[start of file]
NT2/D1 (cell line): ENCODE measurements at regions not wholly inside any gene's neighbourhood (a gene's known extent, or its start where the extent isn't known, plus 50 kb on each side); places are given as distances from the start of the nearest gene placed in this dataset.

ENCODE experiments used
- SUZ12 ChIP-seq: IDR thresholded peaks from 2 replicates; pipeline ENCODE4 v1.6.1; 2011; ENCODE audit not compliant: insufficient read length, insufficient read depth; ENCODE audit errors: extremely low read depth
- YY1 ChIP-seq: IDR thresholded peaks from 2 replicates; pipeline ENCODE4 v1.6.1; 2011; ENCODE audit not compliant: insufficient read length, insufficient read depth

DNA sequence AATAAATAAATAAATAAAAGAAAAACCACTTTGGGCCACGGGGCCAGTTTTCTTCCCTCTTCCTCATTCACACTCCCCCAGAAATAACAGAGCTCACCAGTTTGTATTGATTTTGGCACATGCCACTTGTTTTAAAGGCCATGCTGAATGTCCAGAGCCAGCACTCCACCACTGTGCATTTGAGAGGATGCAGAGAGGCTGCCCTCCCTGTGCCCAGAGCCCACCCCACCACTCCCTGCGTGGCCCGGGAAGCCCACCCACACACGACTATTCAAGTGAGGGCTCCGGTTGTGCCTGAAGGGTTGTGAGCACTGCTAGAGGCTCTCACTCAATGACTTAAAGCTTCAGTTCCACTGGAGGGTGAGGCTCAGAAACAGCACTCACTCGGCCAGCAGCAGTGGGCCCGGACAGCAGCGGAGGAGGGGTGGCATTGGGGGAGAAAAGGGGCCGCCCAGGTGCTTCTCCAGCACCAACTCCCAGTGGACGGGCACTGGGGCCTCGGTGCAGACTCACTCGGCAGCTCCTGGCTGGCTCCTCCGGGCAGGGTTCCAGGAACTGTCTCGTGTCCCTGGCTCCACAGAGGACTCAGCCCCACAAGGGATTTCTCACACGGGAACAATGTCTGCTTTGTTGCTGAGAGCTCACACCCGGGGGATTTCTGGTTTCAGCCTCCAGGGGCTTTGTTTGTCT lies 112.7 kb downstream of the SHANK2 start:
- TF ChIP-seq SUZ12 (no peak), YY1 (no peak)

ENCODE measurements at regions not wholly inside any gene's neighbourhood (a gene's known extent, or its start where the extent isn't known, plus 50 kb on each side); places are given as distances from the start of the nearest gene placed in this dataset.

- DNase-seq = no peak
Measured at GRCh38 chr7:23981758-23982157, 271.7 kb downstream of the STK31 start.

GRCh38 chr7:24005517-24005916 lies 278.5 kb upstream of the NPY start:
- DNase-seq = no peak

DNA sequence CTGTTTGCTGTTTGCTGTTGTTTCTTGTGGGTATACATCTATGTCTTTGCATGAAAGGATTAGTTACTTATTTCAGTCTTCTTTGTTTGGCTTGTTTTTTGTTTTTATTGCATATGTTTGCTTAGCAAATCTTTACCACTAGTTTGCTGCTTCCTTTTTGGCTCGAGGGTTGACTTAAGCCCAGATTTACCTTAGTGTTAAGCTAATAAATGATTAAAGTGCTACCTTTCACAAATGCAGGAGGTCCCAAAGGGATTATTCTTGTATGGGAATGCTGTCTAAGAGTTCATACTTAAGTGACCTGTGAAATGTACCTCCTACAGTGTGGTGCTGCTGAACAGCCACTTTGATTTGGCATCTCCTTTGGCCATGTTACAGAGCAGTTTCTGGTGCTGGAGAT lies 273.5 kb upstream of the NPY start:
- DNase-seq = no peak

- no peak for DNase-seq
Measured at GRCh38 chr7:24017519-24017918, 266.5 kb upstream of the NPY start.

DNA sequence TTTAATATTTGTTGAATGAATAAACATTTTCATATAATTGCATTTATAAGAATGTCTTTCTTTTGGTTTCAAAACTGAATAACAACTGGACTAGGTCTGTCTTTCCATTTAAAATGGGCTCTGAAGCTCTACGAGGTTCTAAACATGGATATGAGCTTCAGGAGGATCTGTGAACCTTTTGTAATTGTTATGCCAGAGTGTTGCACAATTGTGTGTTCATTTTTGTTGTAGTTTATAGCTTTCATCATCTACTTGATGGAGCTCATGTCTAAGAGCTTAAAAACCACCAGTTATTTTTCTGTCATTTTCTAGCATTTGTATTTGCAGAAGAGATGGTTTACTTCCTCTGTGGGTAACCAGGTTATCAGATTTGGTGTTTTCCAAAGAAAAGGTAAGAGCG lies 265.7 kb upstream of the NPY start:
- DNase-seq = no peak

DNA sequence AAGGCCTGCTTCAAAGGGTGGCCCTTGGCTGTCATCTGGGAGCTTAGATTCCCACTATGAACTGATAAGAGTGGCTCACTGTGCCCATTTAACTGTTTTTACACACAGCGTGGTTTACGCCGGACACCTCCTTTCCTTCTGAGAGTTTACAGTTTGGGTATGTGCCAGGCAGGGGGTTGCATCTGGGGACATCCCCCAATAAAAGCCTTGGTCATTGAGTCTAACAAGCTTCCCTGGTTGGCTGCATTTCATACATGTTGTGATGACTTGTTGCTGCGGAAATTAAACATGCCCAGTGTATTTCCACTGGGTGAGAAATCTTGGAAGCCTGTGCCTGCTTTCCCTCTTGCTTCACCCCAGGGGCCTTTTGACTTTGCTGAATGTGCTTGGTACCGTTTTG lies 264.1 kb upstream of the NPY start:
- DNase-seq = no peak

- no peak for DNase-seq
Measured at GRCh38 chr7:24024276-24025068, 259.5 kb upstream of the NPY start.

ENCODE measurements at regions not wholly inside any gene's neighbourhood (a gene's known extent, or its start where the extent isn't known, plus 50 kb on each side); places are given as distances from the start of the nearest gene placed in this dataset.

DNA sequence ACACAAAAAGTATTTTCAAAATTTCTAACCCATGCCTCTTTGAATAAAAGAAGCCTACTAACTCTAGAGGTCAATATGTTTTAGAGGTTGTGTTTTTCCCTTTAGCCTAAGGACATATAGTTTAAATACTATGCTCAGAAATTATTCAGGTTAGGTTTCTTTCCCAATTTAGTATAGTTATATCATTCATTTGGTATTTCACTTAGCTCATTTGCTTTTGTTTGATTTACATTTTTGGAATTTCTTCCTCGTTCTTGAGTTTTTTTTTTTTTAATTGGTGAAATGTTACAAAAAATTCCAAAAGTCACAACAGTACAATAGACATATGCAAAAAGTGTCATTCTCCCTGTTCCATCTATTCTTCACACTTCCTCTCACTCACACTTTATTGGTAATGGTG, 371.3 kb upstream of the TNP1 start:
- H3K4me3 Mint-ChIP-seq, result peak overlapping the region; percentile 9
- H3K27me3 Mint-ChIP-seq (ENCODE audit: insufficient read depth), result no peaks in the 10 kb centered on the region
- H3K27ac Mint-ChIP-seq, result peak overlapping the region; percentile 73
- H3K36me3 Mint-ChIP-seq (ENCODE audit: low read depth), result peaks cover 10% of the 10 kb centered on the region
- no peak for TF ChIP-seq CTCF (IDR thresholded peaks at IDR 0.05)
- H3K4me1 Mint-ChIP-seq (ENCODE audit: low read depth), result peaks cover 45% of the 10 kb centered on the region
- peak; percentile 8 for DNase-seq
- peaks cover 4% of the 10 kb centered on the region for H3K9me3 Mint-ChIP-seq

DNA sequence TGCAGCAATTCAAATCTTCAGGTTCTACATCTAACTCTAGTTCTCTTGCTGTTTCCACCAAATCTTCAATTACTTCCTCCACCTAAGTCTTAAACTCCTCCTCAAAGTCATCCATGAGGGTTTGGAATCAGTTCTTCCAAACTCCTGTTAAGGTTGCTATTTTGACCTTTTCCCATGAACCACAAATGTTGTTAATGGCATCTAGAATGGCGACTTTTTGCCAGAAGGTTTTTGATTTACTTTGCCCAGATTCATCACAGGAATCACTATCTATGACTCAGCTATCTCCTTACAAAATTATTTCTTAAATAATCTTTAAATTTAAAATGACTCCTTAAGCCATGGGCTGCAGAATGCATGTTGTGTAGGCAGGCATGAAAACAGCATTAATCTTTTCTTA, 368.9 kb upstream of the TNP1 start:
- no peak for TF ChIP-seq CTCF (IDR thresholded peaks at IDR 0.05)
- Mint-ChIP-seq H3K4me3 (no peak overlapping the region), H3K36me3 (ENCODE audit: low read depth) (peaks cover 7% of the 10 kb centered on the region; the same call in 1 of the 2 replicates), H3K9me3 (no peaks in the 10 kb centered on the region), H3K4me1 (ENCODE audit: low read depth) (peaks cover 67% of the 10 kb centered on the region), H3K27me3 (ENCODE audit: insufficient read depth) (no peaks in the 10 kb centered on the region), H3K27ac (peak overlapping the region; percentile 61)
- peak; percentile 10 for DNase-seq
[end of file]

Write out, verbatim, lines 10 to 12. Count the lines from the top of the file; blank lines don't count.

GRCh38 chr7:24005517-24005916 lies 278.5 kb upstream of the NPY start:
- DNase-seq = no peak

DNA sequence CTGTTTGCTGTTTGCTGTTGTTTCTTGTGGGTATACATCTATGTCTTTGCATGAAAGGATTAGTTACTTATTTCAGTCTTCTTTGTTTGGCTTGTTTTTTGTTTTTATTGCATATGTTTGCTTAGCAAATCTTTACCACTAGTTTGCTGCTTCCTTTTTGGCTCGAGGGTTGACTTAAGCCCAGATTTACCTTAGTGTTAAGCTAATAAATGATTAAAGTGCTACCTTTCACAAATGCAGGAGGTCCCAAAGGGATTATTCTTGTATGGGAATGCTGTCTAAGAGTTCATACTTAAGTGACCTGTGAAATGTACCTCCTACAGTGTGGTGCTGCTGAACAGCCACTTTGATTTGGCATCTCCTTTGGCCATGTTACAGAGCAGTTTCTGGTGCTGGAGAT lies 273.5 kb upstream of the NPY start: